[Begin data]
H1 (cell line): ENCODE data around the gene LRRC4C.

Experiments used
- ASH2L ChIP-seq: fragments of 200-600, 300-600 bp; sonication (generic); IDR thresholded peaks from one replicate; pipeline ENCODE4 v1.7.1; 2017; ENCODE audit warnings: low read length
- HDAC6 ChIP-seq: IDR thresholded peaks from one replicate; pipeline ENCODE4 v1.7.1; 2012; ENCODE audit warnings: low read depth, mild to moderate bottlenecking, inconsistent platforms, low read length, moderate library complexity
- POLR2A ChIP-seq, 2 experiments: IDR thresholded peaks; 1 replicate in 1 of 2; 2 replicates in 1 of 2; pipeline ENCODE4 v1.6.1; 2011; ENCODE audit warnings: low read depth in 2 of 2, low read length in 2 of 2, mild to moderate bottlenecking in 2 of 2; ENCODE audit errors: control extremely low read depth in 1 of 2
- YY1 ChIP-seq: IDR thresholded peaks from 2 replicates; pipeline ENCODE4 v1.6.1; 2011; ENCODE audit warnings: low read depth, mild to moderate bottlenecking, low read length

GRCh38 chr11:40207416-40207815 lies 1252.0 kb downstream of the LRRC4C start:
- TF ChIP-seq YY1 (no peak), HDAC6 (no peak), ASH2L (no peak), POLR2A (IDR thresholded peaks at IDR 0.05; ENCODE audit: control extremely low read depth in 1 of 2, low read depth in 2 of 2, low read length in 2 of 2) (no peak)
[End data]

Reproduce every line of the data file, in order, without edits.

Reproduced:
H1 (cell line): ENCODE data around the gene LRRC4C.

Experiments used
- ASH2L ChIP-seq: fragments of 200-600, 300-600 bp; sonication (generic); IDR thresholded peaks from one replicate; pipeline ENCODE4 v1.7.1; 2017; ENCODE audit warnings: low read length
- HDAC6 ChIP-seq: IDR thresholded peaks from one replicate; pipeline ENCODE4 v1.7.1; 2012; ENCODE audit warnings: low read depth, mild to moderate bottlenecking, inconsistent platforms, low read length, moderate library complexity
- POLR2A ChIP-seq, 2 experiments: IDR thresholded peaks; 1 replicate in 1 of 2; 2 replicates in 1 of 2; pipeline ENCODE4 v1.6.1; 2011; ENCODE audit warnings: low read depth in 2 of 2, low read length in 2 of 2, mild to moderate bottlenecking in 2 of 2; ENCODE audit errors: control extremely low read depth in 1 of 2
- YY1 ChIP-seq: IDR thresholded peaks from 2 replicates; pipeline ENCODE4 v1.6.1; 2011; ENCODE audit warnings: low read depth, mild to moderate bottlenecking, low read length

GRCh38 chr11:40207416-40207815 lies 1252.0 kb downstream of the LRRC4C start:
- TF ChIP-seq YY1 (no peak), HDAC6 (no peak), ASH2L (no peak), POLR2A (IDR thresholded peaks at IDR 0.05; ENCODE audit: control extremely low read depth in 1 of 2, low read depth in 2 of 2, low read length in 2 of 2) (no peak)